As Bethesda Now reported last week, Washington Gas is planning a 145-foot communications tower in the center of their property on Nebel Street, at the edge of the White Flint sector. The primary purpose of the tower is to improve Washington Gas’ communications, particularly in times of emergency. They are also open to leasing space on the tower to at least two cell providers.
When this project was announced at this month’s White Flint Implementation Committee Meeting, a ripple of concern moved through the attendees so I spoke with Antonio Ancona, the engineering consultant designing the plan, to gather more information. As noted at the meeting, Washington Gas’ land is zoned as Industrial, so they can build this kind of tower as a matter of right after an abbreviated approvals process. The tower will be a free-standing monopole and is not expected to have any illumination, either from the ground or at the top. The final say on lighting, however, comes from the FAA. Mr. Ancona is not familiar with the redevelopment of the White Flint Sector, and has not visited the site itself, but feels strongly that, unless the tower is in your backyard, you won’t notice it. And, once you’re 1,000 feet away, it becomes part of the background.
I asked Mr. Ancona whether radiation from the pole is a concern and he confidently said, “no.” The poles emit very little radiation, not much more than we experience in daily life, and the majority of it comes from a directional dish at the top of the pole. Though Mr. Ancona was not aware of the mixed-use plans for the surrounding properties, and accompanying high-rise buildings, he assured me that the negligible radiation emitted from the tower will not penetrate building walls and reminded me that these towers are part of our lives now. Cell service is crucial to everyday life and having reliable service requires saturation of these towers.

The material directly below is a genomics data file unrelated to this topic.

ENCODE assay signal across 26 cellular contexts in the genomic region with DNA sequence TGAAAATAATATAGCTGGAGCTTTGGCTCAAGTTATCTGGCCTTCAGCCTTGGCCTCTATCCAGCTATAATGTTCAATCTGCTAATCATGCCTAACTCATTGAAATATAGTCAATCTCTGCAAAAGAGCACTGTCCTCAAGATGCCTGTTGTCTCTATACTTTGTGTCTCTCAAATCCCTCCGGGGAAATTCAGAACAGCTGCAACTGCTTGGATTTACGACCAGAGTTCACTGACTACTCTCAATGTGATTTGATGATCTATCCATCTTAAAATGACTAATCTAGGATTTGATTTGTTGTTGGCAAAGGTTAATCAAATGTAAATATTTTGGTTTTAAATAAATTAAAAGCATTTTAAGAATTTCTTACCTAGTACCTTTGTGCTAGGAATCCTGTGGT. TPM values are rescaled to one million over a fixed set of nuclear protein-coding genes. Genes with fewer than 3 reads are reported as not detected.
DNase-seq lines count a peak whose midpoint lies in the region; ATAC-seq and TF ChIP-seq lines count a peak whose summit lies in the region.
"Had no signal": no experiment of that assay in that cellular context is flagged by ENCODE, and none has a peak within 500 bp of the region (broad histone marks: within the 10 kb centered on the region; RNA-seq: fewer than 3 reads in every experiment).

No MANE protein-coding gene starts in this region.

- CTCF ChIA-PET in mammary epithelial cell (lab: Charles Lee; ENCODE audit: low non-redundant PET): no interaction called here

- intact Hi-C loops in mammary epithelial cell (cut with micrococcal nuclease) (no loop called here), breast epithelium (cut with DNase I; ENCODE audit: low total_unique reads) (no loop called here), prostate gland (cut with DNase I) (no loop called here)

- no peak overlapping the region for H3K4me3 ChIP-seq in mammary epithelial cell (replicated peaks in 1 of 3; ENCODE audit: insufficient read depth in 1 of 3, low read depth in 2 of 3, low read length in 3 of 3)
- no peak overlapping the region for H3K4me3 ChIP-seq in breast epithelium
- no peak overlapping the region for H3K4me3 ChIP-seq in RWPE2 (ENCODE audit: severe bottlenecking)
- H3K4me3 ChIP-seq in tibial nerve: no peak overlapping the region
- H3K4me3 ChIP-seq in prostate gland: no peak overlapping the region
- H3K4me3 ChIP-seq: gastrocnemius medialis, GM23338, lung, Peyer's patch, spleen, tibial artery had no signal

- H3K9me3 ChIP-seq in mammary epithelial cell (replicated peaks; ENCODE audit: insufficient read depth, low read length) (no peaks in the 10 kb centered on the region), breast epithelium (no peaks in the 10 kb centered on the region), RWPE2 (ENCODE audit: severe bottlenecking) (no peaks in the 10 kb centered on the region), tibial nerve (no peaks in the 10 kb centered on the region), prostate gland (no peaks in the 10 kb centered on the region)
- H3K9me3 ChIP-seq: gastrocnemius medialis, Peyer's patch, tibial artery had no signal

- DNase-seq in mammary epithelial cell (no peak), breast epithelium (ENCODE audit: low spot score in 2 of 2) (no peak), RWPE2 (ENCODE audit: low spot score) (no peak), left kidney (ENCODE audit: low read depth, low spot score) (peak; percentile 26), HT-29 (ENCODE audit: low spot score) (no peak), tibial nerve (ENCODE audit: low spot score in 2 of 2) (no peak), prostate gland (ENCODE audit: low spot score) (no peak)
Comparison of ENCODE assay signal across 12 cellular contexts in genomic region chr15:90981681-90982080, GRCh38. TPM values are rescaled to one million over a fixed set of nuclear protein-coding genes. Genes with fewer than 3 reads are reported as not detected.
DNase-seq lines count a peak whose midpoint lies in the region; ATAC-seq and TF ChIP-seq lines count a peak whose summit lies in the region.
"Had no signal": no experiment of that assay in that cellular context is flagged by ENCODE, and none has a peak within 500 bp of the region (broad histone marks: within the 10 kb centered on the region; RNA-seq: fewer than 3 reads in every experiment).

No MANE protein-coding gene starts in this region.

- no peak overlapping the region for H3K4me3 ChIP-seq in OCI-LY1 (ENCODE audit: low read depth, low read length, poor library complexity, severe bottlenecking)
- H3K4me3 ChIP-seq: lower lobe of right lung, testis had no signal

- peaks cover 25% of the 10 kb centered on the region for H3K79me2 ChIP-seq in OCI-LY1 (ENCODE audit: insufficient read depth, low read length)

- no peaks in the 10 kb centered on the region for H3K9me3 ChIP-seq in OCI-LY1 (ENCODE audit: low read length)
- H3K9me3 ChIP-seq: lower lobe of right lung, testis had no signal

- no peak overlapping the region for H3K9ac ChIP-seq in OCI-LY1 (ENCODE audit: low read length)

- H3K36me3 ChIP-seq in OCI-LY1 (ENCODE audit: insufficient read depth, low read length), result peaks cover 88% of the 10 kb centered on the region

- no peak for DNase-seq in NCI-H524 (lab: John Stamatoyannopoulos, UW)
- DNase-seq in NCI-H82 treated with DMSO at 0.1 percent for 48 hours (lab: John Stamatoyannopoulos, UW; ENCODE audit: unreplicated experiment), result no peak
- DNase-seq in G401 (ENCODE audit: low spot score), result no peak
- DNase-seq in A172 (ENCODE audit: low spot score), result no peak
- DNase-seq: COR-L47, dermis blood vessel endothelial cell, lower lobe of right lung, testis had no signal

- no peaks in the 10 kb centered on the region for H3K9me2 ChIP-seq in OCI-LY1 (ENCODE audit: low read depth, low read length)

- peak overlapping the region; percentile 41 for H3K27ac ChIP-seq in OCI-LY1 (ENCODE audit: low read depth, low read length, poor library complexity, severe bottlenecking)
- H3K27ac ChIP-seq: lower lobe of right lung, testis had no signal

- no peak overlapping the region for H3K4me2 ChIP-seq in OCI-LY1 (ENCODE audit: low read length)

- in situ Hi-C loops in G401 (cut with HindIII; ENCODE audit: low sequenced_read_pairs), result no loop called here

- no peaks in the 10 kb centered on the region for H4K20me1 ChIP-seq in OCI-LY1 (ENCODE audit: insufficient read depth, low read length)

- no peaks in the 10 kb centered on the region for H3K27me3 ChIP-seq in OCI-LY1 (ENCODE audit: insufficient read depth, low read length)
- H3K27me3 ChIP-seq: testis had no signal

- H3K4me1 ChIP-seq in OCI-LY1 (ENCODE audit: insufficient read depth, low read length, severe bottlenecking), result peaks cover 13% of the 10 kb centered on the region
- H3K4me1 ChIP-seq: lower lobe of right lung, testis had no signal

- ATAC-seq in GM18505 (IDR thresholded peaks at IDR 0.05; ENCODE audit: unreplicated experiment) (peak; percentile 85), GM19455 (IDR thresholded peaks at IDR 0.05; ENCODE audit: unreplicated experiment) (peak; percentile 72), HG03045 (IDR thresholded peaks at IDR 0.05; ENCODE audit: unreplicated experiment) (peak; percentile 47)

The approvals process may take anywhere from a few months to a year. At this time, the FCC and FAA are looking at the plan. The FCC is looking at the surrounding network for conflicts; the FAA is looking at how a tower of this height might impact flight paths (none expected). The plan will then come to the County for approval. We will keep you posted as we learn more.